From Jaleb Chowk, I climb a staircase to a ornate silver door that serves as a gateway to the Shiva Temple. Here silver lions guard a stone idol of Goddess Kali. She was particularly invoked during the reigning clan of the Kachhawaha. From there is the succession of Diwan-i-Aam columns.

No less interesting is the nearby Sattais Katcheri. Here 27 pillars gave shadows to the scribes who wrote down income. And then I faced the most spectacular gate of the palace complex, the Ganesh Pol. You can access a beautiful garden or Charbagh, based on the Mughal style of gardens.

On the left is the Diwan-i-Khas, the Private Audience Hall, Sukh Niwas, Jai Mandir and Jas Mandir. Diwan-i-Khas shows us cases of a rich amalgam of Rajput and Mughal architecture. Here you can appreciate the delicate work of the alabaster joining with marble and glass. The main attractions are the murals of colored crystals representing Radha and Krishna.

The Sheesh Mahal takes advantage of the incrustation of small mirrors. A single candle could light up the whole room. From there I lose myself in the labyrinthine corridors. It led me to tiny rooms overlooking a dying Maota Lake.

Climbing upstairs my exploring soul took me to the zenana, which was the palace for women. The rooms were very small. Many of them were not in a not too good state but the frescoes in their walls and roofs were still many. The zenana appears through arcaded corridors to the Baradari.

From the Zenana, there are magisterial panoramas both to this patio and to the exteriors of Amber. There is even a rocky road that connects Jaigarh, with a watchman in his watchtower. I looked for the exit following the indications of the directions and I went to an area of stalls and craft shops. Amer Fort is not at all the best place to get souvenirs.



The entrance to Shila Mata Temple is through Singh Pol. It houses a black marble idol of Kali, brought from Jessore by Raja Man Singh in the year 1604.

Here we see nine images of the goddess Durga and ten forms of the goddess Saraswati. The mandap of this temple is of white marble, which contrasts with the colors of the idols.

On the way to Jaleb Chowk, I saw my first snake charmers. To the rhythm of hypnotizing flute sounds, they took poisonous reptiles out of the basket.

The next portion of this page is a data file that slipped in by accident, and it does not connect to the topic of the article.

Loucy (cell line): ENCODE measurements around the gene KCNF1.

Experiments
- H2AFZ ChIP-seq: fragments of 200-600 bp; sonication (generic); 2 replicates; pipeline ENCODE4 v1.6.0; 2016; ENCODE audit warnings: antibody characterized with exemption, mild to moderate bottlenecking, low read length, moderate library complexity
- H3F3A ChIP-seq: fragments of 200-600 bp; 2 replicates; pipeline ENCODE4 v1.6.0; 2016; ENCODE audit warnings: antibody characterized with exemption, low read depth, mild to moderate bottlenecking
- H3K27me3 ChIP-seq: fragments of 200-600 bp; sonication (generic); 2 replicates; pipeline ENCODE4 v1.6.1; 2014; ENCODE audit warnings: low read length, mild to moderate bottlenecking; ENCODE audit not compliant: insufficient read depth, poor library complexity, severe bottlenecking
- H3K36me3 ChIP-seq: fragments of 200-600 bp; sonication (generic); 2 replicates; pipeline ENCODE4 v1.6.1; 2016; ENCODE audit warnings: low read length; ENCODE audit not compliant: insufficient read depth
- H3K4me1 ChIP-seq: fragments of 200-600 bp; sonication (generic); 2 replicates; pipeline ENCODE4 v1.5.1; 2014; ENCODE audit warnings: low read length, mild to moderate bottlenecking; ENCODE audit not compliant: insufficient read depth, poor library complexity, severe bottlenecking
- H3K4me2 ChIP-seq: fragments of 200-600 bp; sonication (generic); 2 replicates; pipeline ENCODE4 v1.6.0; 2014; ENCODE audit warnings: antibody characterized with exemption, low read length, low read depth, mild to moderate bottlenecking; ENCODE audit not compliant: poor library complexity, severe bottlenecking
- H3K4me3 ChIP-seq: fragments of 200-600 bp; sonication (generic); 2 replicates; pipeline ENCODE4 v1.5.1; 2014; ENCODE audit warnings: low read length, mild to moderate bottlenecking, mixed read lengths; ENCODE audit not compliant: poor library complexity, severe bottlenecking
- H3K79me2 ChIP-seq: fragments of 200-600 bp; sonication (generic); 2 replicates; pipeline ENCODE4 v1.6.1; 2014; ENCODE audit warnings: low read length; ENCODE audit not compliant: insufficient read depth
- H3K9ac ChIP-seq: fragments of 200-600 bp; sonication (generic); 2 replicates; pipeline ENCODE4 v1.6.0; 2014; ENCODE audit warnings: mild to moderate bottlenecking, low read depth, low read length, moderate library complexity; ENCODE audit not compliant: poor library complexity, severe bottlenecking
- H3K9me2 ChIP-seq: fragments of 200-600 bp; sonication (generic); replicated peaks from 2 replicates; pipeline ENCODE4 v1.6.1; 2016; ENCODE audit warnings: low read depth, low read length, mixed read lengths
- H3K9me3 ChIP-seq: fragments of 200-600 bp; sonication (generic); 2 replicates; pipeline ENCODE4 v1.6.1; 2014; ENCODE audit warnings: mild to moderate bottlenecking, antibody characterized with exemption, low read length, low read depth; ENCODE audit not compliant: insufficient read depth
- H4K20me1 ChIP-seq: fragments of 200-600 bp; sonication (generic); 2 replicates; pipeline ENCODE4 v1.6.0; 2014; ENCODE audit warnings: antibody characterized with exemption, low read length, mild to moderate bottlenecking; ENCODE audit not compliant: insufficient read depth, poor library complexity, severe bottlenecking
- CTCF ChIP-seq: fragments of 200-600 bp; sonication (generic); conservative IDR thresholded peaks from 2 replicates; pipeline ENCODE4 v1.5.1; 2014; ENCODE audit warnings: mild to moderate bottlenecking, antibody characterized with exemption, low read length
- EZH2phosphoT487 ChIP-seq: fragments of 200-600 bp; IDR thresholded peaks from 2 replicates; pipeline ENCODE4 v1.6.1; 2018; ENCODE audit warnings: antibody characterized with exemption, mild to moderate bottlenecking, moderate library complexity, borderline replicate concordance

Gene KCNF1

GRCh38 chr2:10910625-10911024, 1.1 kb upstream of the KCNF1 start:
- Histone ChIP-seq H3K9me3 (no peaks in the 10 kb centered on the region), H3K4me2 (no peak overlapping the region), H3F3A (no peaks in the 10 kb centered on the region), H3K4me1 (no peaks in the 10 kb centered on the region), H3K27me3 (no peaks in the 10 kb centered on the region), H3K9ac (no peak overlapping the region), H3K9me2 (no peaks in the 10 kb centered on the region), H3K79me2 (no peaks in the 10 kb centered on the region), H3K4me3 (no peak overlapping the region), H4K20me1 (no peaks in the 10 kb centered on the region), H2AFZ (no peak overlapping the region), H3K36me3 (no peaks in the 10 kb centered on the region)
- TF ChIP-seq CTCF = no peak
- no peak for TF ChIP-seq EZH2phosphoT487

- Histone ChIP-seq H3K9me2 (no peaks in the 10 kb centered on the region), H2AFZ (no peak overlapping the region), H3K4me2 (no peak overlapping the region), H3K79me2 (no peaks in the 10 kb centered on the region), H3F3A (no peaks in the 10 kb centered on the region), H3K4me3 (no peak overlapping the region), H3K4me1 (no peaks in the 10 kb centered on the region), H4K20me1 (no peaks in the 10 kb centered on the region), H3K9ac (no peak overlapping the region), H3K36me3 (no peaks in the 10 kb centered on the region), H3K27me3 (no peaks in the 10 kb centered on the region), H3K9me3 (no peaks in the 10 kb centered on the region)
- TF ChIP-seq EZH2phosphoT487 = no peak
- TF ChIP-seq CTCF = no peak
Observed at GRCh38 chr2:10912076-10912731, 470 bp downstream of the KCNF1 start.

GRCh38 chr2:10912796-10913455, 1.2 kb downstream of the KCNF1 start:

We noticed that there was a woman running up the stairs and kissing each step. Another older woman was behind her touching her heels every few seconds. I had no idea what that matter was, but it seemed like a promise to someone or an act of religious devotion. The guide of a group of tourists commented that she was one of the courtesans of the Maharaja of Jaipur. But I am afraid it was a story to draw the attention of the people who went with him. Although who knows!

At the door we saw many gray and white languor monkeys, with the long tails who rushed up to the trees. It was to see a stick up in his hands and come out in terror in a safe place.

Everywhere, they are fragments and bits of Amber's rich past. Among the many temples is the Jagat Shiromani Temple, dedicated to Krishna. It has some sculptures and paintings and the famous black stone Krishna. It is also famous for its carved marble entrance door guarded by stone elephants.

Across the road is a Jain Temple. Nearby is the ancient Narsingh Ji Temple, Ambikeshwar Temple and Lakshmi Narayan Temple. The latter has a Shiva Lingam installed by Raja Kakil, the first Kachhawaha, who ruled from Amber. It is also said that Amber takes his name from this temple.

A marvel of design is the seventeenth century adorned for Panna Mian ki Baoli. Panna Mian is a water tank surrounded on three sides by interlaced steps. It also has corner octagonal kiosks and a two-story terrace. The unique and picturesque mosque in the area is here called Jami Masjid built by Mal Bihar in honor of Akbar. After all, the Mughal king would need somewhere to pray if he was going to visit his Rajput friends.

We climbed back on the Rickshaw to go to Jaigarh. We enjoy the best views of both Jaipur City on one side and Amber on the other from top. A narrow and sinuous road goes up to the top of the Eagle Hill. The Cheel ka teela protects the palace in which we had been minutes before.